Statewide program protects domestic violence victims -- Gazette.Net


After filing a restraining order against her abusive ex-husband and buying a house to live in with her children, a Montgomery County woman who goes by the name of Leah struggled to keep her address secret from her abuser.

Even with the restraining order, he continued to harass her, making threatening phone calls and blocking her car from leaving a parking lot.

In 2008, the Motor Vehicle Administration asked her for her new address while she was re-registering a car she still owned with her ex-spouse. She realized that if she provided it, her abuser, who was in and out of jail, could find her and her children again.

Today, Montgomery County has 72 people enrolled in a state-run program to help domestic violence victims hide from their abusive partners. After the incident at the Motor Vehicle Administration, Leah became one of them.

Up to that point, she says, “I felt like I was strong. I thought I could handle stuff on my own.” But when someone with the MVA told her about Maryland’s Safe at Home Address Confidentiality Program, she decided to enroll.

The program, she says, “was really a security blanket for us.”

When she had trouble getting her driver’s license renewed because of the discrepancy between her proxy address and her actual address, someone from the Annapolis-based Address Confidentiality Program office met her at an MVA office in Montgomery County.

“She took me by the hand and led me up there and explained to them what the situation was,” Leah recalled. “They do a heroic job with the funding they have.”

About 800 Maryland women are enrolled in the program that provides participants with a substitute address and free mail-forwarding services. This makes it more difficult for an abuser to find a victim who has moved away.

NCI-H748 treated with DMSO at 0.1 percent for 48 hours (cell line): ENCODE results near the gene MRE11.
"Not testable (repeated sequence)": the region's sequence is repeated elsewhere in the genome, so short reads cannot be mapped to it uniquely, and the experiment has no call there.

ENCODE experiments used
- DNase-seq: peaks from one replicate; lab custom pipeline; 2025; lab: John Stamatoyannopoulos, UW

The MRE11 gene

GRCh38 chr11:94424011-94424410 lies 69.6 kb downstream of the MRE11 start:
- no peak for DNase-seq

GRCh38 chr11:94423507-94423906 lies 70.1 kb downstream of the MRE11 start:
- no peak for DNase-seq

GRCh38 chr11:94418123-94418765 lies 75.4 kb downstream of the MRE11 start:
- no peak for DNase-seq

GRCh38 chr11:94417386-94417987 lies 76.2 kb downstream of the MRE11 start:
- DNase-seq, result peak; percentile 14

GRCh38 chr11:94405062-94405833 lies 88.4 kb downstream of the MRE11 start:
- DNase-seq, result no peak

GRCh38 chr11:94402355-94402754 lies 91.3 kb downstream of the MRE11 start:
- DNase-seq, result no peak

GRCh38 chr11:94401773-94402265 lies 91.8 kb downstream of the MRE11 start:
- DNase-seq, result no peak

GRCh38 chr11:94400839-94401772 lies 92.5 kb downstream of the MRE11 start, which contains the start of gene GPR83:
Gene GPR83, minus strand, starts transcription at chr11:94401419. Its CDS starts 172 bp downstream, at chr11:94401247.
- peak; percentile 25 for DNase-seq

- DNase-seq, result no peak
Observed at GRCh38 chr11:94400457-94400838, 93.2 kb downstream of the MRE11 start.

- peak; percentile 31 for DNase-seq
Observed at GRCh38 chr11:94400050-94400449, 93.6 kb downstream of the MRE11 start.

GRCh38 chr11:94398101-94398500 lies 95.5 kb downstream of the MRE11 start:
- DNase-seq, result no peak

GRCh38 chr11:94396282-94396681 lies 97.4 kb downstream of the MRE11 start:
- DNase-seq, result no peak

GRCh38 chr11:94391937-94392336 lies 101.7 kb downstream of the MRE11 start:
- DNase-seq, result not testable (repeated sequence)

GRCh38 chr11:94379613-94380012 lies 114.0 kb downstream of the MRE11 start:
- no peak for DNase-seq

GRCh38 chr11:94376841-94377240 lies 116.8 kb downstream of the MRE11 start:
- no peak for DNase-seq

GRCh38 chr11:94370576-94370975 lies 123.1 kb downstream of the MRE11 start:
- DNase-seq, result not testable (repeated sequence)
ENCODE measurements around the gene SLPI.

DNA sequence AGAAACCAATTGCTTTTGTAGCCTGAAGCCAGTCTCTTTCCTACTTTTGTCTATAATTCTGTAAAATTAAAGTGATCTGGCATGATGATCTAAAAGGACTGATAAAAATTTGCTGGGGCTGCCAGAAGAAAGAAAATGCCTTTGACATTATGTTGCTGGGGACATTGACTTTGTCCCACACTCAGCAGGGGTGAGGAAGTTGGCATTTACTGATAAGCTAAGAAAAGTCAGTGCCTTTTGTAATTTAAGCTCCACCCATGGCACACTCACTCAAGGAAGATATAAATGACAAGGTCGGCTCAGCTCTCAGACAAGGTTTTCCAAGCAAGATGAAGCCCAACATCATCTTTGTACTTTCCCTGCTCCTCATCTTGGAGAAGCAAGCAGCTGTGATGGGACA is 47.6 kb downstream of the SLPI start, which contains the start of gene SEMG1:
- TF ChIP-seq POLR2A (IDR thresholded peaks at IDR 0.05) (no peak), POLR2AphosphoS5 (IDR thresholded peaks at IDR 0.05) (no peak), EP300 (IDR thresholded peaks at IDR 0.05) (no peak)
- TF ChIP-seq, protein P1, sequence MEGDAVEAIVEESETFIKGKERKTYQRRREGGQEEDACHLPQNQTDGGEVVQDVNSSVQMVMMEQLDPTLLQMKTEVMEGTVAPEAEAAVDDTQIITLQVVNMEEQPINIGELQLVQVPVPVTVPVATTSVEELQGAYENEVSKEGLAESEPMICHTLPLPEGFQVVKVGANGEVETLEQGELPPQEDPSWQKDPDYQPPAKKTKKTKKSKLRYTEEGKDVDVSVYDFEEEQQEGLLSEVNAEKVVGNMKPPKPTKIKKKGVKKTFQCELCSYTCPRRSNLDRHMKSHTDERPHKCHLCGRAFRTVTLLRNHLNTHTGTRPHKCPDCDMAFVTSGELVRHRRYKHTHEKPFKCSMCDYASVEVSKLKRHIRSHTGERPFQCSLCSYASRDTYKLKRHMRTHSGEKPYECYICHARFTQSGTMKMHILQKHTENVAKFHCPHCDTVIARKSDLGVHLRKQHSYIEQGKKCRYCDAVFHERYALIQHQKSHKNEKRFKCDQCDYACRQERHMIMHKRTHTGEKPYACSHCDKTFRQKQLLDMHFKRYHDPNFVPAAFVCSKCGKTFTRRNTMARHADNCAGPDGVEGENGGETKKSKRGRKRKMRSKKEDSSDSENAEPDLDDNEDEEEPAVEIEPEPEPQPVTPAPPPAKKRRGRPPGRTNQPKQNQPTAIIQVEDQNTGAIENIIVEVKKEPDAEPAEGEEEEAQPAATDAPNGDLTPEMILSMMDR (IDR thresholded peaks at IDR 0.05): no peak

“It’s very hands-on and close-knit,” said Peter Fosselman, the Kensington mayor who also is deputy secretary of state. His office administers the program, which has a budget of $65,391. “There are only two people who can access the [participants’] information, and it’s kept locked up and secured.”

To qualify, applicants must demonstrate evidence of domestic violence, such as records from the police, a domestic violence program or a religious, medical or other professional.

In Montgomery County, police reported 1,054 domestic violence crimes in 2011. Nationwide, about one in four women experience domestic violence during her lifetime, according to the National Coalition Against Domestic Violence.

Maryland started the Safe at Home Address Confidentiality Program in 2006 and has served 1,200 people. Thirty-five states have similar programs in place.

Beth Volk, the director of Maryland’s program, recalls one participant who credited the services with helping her live a normal life again. The woman said she finally felt safe enough to walk around the neighborhood and watch TV at a normal volume because she wasn’t always listening for the sounds of an intruder.

Participants stay enrolled for up to four years and may re-enroll as many times as necessary. According to Volk, at least half re-enroll.

But Leah was not one of them. While she says the program is an essential tool for people like her, it could also be “cumbersome.”

A few times, she missed events at her children’s school because she received the invitations too late. She also couldn’t vote in Montgomery County because her driver’s license showed an Annapolis address and she was technically registered to vote in Anne Arundel County.

“I had to vote by absentee ballot in the presidential election, and I’ve had trouble getting my voter registration changed back to Montgomery County” since leaving the program, she said.

Another issue she had was her actual address still appearing on the Internet, which she recognizes the Address Confidentiality Program had no control over.

“I did find my [actual] address on the Internet all the time on pages like Intelius and White Pages. I constantly had to contact these organizations to tell them to take my address down,” she said.

She contacted White Pages, who told her that even if they did remove her information, they couldn’t guarantee it wouldn’t appear somewhere else.

“Things so far had been OK. My children had grown up a bit, and I felt like when they were younger I needed to protect them more,” she says of not re-enrolling in the Address Confidentiality Program. “And we talked about how the whole thing had started to offer us a false sense of security. We knew that anyone could find our address on the Internet, so it was like, ‘Who are we kidding?’”

Despite some setbacks, Montgomery County Sheriff Darren Popkin said the Address Confidentiality Program is a necessary part of a larger network of resources available to domestic violence victims in the county. These include the Betty Ann Krahnke women’s shelter, the Abused Persons Program and the Family Justice Center.

“Just getting a protective order is a great step, but it’s part of a larger plan to protect [domestic violence victims’] safety,” Popkin said.

For more information on the Safe at Home Address Confidentiality Program, visit